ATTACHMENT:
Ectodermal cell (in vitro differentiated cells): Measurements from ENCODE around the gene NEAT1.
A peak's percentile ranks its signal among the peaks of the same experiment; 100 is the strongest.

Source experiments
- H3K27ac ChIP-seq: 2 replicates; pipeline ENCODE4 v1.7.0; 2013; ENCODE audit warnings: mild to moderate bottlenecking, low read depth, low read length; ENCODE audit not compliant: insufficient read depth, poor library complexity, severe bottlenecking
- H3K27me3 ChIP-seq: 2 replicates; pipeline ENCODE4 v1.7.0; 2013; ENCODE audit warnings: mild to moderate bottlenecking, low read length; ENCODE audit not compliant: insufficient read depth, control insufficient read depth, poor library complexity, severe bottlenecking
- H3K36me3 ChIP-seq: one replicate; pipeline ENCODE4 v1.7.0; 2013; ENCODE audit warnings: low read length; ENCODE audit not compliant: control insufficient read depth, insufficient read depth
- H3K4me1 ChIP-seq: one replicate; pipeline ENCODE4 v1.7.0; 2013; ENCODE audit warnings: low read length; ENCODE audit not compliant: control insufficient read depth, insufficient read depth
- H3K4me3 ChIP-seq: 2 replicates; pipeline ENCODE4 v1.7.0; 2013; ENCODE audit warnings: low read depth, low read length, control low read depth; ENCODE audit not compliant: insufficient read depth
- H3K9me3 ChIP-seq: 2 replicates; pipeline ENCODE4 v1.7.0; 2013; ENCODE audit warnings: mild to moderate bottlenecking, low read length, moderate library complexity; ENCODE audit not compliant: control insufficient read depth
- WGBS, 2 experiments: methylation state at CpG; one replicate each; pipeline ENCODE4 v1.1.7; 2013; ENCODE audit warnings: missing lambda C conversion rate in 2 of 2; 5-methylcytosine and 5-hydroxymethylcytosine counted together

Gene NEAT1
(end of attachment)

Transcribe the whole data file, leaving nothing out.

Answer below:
Ectodermal cell (in vitro differentiated cells): Measurements from ENCODE around the gene NEAT1.
A peak's percentile ranks its signal among the peaks of the same experiment; 100 is the strongest.

Source experiments
- H3K27ac ChIP-seq: 2 replicates; pipeline ENCODE4 v1.7.0; 2013; ENCODE audit warnings: mild to moderate bottlenecking, low read depth, low read length; ENCODE audit not compliant: insufficient read depth, poor library complexity, severe bottlenecking
- H3K27me3 ChIP-seq: 2 replicates; pipeline ENCODE4 v1.7.0; 2013; ENCODE audit warnings: mild to moderate bottlenecking, low read length; ENCODE audit not compliant: insufficient read depth, control insufficient read depth, poor library complexity, severe bottlenecking
- H3K36me3 ChIP-seq: one replicate; pipeline ENCODE4 v1.7.0; 2013; ENCODE audit warnings: low read length; ENCODE audit not compliant: control insufficient read depth, insufficient read depth
- H3K4me1 ChIP-seq: one replicate; pipeline ENCODE4 v1.7.0; 2013; ENCODE audit warnings: low read length; ENCODE audit not compliant: control insufficient read depth, insufficient read depth
- H3K4me3 ChIP-seq: 2 replicates; pipeline ENCODE4 v1.7.0; 2013; ENCODE audit warnings: low read depth, low read length, control low read depth; ENCODE audit not compliant: insufficient read depth
- H3K9me3 ChIP-seq: 2 replicates; pipeline ENCODE4 v1.7.0; 2013; ENCODE audit warnings: mild to moderate bottlenecking, low read length, moderate library complexity; ENCODE audit not compliant: control insufficient read depth
- WGBS, 2 experiments: methylation state at CpG; one replicate each; pipeline ENCODE4 v1.1.7; 2013; ENCODE audit warnings: missing lambda C conversion rate in 2 of 2; 5-methylcytosine and 5-hydroxymethylcytosine counted together

Gene NEAT1